In essence, the Roman temple functioned like the Greek as the house of the god and the storeroom of his or her offerings. It could also serve for the cult of the emperor and his family. Burnt sacrifices were made at an altar, which was usually placed immediately in front of the temple at the bottom of the steps so that worshipers faced the altar (and the temple) rather than surrounding it. Where possible, the temple stood in a colonnaded precinct, which also emphasized the axial symmetry. Roman temples, however, showed greater concern than the Greek for the use of the cella as a room. The Roman cella often occupied a greater portion of the total area, was wider, and was invariably freed from encumbering internal supports for the roof, a consequence of better carpentry techniques and the availability of better timber. This enhancement of the cella does not signify congregational use in the full sense, but the temples were certainly used for gatherings, which might have been political rather than fully religious in character—meetings of the senate, for example.
These developments culminated in the best preserved of all Roman temples, the Pantheon in Rome, built by the emperor Hadrian (117–138 ce) to replace an earlier building of Augustus' time (see Figure 4). Dedicated to all the gods, it is circular rather than rectangular. It had a conventional precinct and porch, but the cella, 150 Roman feet in diameter, was roofed with a concrete dome. Light was admitted, for deliberate effect, through an opening in the center of the dome.
In the provinces of the empire, temples sponsored by the authorities usually imitated those of Rome. They most often employed local building techniques and, usually, local materials, but they were essentially similar to Roman prototypes. Local tradition, however, often influenced form. This is very clear in Egypt, where Egyptian-style temples were still being built under the Romans. In Greece and part of the east the relationship was different, because Roman temples themselves were already influenced by Greek form and served similar religious concepts. Here the local tradition was architectural rather than religious, and was not insisted upon. Roman temples on high bases were built, some distinctly frontal, but there was a more ready tendency towards fully colonnaded arrangements, when money was available. The Roman East was wealthy—Asia Minor and Syria in particular—and some temples of the Roman period were quite splendid. The major Greek cities were already well provided for—Artemis of Ephesus (Diana of the Ephesians) still had the temple last rebuilt for her in the fourth century bce—and new building was mostly concerned with the political cult of Rome and with individual emperors (Trajan, for example, at Pergamum). Pergamum also possesses, in the sanctuary of Asklepios patronized by the emperor Caracalla, a unique example of a temple based on the Pantheon at Rome.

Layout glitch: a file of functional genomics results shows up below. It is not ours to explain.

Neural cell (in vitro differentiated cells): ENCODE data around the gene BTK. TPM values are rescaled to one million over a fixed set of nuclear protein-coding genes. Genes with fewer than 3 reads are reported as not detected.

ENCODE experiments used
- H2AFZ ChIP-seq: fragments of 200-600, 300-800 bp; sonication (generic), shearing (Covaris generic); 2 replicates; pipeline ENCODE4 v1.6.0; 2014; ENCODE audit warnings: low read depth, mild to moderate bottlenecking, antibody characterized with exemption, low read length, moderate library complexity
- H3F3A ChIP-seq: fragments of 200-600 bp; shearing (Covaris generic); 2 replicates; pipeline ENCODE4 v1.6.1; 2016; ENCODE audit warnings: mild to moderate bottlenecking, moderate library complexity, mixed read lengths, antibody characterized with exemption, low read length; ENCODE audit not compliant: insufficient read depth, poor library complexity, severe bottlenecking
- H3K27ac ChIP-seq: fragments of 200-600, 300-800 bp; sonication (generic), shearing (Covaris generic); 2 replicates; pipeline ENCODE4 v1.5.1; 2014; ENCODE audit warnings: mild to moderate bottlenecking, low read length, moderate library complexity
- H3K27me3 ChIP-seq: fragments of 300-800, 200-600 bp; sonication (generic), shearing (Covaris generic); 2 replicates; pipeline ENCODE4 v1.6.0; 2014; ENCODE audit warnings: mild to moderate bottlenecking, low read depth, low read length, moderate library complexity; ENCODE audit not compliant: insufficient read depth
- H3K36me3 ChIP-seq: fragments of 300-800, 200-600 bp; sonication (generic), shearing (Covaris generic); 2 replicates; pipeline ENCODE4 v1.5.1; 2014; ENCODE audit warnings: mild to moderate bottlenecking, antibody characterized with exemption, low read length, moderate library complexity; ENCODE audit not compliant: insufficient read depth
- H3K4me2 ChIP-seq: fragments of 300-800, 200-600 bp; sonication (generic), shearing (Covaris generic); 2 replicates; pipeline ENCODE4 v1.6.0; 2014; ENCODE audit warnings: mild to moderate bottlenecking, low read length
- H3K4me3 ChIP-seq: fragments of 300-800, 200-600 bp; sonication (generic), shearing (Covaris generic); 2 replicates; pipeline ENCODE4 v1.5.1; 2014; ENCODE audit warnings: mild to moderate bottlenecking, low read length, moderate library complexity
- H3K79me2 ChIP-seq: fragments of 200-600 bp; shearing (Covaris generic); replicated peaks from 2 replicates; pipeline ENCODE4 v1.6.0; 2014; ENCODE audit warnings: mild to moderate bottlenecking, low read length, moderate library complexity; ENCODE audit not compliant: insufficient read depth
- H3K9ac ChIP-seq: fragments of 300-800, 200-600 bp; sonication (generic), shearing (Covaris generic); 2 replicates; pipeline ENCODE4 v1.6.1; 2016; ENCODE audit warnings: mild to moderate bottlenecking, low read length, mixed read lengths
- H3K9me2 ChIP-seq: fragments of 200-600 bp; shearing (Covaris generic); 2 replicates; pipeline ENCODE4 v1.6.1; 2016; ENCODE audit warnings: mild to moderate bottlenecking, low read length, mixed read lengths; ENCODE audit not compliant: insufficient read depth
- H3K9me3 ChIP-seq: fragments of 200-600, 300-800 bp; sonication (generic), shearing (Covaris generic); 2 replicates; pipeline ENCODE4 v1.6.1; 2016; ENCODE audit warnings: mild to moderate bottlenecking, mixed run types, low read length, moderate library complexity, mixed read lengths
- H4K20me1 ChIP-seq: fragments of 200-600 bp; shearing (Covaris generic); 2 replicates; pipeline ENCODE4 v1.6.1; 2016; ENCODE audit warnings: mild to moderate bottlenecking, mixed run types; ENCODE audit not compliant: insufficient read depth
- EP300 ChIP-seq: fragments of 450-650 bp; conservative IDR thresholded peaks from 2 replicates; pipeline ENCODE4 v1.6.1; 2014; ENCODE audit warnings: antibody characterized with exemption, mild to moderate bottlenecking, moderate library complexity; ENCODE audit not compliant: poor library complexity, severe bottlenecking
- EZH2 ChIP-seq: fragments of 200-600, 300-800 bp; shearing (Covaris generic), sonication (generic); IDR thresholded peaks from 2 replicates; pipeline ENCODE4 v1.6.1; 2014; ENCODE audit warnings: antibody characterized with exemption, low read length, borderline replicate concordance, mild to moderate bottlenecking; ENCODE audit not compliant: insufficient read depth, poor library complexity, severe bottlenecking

The most splendid of these temples in the Roman East is that dedicated to Jupiter at Heliopolis, the Roman military colony at Baalbek in Lebanon. A huge temple stands on a high podium in the Roman tradition. On the podium is a Greek-type stepped base. The surrounding Corinthian colonnade is arranged in the East Greek (Ionic) manner with a wider central spacing at each end. In the cella (now ruined) was a shrine structure with a cult crypt underneath (better preserved in the neighboring so-called Temple of Bacchus) serving local religious ritual. Outside was a tall tower altar of eastern type. Eastern influences can be detected in the architectural decoration, such as Persian-style bulls on the frieze. Finally, the temple was given a precinct (never completed) and forecourt with a gateway building flanked by towers which derives from local, not Roman, concepts.